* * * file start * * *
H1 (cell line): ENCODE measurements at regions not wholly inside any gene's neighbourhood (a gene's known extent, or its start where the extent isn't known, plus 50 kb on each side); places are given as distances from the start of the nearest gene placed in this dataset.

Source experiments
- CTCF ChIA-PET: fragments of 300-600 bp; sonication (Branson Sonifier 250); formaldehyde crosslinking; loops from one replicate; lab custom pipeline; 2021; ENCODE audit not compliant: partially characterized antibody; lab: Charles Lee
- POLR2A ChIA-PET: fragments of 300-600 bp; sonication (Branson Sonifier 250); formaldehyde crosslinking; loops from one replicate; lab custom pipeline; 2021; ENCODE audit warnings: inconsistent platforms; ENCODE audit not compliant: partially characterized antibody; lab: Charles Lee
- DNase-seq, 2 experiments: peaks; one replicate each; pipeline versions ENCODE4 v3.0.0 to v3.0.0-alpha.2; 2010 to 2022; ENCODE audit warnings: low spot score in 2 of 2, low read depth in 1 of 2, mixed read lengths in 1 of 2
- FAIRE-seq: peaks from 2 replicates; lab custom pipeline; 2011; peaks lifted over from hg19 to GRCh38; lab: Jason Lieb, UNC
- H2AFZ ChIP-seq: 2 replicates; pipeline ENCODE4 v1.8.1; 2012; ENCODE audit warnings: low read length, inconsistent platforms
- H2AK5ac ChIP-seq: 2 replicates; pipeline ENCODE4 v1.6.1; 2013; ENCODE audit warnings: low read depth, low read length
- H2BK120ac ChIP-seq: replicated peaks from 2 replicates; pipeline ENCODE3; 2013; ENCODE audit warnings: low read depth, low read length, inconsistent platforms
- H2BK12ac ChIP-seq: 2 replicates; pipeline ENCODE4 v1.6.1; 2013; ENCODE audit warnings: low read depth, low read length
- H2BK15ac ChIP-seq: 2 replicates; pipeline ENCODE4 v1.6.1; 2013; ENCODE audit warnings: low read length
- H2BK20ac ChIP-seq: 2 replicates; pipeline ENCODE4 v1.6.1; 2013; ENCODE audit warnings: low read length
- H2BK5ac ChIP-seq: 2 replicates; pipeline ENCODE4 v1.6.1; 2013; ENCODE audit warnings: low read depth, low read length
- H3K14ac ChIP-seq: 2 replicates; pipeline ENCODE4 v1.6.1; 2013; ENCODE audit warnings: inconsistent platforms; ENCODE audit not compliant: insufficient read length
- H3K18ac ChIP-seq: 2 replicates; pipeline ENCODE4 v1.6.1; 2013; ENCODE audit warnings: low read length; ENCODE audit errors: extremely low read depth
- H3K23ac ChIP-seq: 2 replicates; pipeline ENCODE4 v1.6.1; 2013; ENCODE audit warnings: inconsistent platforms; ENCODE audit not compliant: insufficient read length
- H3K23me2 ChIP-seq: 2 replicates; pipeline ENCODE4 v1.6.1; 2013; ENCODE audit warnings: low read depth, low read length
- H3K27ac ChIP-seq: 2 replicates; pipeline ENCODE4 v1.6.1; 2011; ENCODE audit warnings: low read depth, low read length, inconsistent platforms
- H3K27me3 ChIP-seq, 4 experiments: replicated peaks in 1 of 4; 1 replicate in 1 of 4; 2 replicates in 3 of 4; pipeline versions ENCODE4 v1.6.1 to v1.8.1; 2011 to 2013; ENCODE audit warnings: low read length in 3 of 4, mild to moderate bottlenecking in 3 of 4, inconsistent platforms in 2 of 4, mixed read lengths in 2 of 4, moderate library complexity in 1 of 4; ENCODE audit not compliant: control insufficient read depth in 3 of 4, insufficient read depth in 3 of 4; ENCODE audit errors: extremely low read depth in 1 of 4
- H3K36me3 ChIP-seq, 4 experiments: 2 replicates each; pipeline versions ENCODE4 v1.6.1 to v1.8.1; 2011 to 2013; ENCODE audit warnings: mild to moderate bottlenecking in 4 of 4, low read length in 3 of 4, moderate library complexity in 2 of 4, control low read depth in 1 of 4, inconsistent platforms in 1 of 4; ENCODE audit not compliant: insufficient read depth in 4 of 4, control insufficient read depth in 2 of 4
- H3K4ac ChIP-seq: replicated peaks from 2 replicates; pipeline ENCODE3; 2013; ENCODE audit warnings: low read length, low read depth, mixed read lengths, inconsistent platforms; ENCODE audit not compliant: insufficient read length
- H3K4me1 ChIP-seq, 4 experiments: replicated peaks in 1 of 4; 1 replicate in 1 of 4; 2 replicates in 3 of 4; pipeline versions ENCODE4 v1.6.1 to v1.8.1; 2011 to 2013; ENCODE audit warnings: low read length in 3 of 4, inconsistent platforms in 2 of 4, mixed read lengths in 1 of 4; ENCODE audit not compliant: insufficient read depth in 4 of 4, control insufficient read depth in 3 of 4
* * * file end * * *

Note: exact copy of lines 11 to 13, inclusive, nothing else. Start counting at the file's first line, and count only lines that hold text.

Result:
- H2BK15ac ChIP-seq: 2 replicates; pipeline ENCODE4 v1.6.1; 2013; ENCODE audit warnings: low read length
- H2BK20ac ChIP-seq: 2 replicates; pipeline ENCODE4 v1.6.1; 2013; ENCODE audit warnings: low read length
- H2BK5ac ChIP-seq: 2 replicates; pipeline ENCODE4 v1.6.1; 2013; ENCODE audit warnings: low read depth, low read length